It seems the controversy continues. Those who advocate for low-fat diets for heart health tell us a low-carb, high fat diet is detrimental to heart health. On the surface, it makes sense that this would be true. But is it?
A recently published clinical trial conducted by a doctor and researcher well versed in heart and metabolic health came to some extremely interesting and surprising conclusions. The way this trial was conducted was that the participants were split into one of 3 groups. They followed the diets assigned to them for 20 weeks. Each of the 3 diets contained 20% protein but differing amounts of carbs and fat.
Study participants received fully prepared, customized meals that they could either eat in the cafeteria or take to go. So there was no guessing as to whether they actually consumed the assigned amounts of macronutrients.
Here is how the diets broke down:
Low-carb: 20% carbohydrate, 21% fat
Moderate-carb: 40% carbohydrate, 14% fat
High-carb: 60% carbohydrate, 7% fat
At the end of the 20 weeks, the stunning results revealed:
“A low-carbohydrate diet, high in saturated fat, improved insulin-resistant dyslipoproteinemia and lipoprotein(a), without adverse effect on LDL cholesterol. Carbohydrate restriction might lower CVD (cardiovascular disease) risk independently of body weight, a possibility that warrants study in major multi-centered trials powered on hard outcomes.”
So, in plain English, what the researchers found was that the people eating the low-carb, high fat diet had better improvements in triglycerides, adiponectin (a fat-derived hormone that appears to play a crucial role in protecting against insulin resistance/diabetes and atherosclerosis), blood pressure and lipoprotein(a) than those on the moderate or high carb diets. Lipoprotein(a) is a type of protein that transports cholesterol in the blood and can cause LDL cholesterol to form plaques on blood vessel walls, leading to the narrowing or blocking of blood vessels and hardening of arteries. The high saturated fat did not have any negative impact on cholesterol or cardiovascular markers.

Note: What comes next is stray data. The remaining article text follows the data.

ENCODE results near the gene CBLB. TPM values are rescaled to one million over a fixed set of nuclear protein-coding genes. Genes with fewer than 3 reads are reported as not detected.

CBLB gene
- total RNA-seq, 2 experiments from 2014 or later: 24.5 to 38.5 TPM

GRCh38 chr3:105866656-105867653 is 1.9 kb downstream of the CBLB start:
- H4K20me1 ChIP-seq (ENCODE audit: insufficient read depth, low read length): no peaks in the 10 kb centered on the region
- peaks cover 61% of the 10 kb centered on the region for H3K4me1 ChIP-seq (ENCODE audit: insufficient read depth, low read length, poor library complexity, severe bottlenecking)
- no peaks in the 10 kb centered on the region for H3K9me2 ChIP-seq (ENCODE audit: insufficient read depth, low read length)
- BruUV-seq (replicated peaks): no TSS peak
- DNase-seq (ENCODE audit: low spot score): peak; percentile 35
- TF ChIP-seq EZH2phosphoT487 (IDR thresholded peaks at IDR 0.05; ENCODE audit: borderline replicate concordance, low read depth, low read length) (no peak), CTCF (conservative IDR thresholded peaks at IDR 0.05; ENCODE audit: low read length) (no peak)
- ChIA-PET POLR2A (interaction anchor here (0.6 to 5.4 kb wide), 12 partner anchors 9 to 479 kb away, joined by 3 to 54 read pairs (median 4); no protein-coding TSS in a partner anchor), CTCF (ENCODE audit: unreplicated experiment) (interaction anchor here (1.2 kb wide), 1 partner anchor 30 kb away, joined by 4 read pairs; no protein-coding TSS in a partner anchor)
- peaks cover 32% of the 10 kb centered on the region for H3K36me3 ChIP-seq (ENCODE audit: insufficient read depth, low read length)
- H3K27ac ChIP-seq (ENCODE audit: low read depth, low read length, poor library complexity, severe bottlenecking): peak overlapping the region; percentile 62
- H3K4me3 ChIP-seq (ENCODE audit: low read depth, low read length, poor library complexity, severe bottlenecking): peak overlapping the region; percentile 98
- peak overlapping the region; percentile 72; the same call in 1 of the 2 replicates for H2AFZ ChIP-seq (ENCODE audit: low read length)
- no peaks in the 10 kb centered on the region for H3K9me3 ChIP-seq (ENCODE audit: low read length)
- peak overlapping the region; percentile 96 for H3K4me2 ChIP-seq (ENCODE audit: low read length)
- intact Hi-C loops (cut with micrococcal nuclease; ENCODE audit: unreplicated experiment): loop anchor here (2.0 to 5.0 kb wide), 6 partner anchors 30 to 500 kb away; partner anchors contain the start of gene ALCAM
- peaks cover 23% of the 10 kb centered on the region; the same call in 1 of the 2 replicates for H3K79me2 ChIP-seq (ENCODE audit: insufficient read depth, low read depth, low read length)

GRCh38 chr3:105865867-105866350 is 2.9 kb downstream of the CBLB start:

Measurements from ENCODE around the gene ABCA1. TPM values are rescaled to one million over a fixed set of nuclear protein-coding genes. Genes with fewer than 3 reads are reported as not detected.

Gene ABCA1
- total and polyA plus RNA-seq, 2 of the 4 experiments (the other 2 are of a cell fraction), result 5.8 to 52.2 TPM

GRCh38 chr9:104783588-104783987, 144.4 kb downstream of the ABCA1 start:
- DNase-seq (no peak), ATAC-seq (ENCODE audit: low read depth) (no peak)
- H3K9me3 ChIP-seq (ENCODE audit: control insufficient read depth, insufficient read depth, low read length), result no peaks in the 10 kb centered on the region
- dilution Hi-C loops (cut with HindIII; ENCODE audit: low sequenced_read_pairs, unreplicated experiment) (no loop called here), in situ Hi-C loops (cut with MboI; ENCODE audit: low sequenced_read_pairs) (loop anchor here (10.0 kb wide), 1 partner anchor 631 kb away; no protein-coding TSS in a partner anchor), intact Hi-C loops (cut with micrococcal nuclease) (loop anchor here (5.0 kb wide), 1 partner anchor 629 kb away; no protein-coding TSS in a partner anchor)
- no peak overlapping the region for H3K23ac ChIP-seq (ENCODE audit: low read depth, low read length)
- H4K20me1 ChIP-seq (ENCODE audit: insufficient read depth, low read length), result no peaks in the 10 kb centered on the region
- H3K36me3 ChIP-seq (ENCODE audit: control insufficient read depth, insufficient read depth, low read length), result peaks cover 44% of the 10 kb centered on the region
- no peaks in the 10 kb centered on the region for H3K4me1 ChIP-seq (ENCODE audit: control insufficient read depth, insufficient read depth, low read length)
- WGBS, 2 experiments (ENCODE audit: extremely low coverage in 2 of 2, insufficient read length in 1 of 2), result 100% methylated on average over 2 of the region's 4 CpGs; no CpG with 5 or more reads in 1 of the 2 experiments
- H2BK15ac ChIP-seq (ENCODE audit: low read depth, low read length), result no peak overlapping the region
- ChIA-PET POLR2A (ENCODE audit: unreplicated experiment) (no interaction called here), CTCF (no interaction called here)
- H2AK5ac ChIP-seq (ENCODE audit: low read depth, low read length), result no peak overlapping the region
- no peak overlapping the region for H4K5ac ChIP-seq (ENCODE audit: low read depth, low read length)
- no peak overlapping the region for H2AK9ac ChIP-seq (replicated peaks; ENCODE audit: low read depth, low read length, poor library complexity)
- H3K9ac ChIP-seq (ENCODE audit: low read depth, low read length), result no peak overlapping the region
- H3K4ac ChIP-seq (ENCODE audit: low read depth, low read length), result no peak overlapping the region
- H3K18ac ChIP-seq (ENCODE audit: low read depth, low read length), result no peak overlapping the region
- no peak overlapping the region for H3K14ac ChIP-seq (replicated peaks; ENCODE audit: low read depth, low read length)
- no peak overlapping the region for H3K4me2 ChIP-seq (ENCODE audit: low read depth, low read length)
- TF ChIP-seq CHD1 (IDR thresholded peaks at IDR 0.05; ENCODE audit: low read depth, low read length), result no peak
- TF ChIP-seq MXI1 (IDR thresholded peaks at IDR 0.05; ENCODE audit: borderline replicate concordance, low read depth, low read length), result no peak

That goes against what we have been told for years. In my opinion, it always comes down to the quality of the food and where that fat comes from. Saturated fat is not the dangerous substance we’ve long been told it is. My personal feeling is that it depends on the source of that fat and how your unique metabolic makeup responds to saturated fat.
How do you feel about considering a low-carb, high saturated fat diet?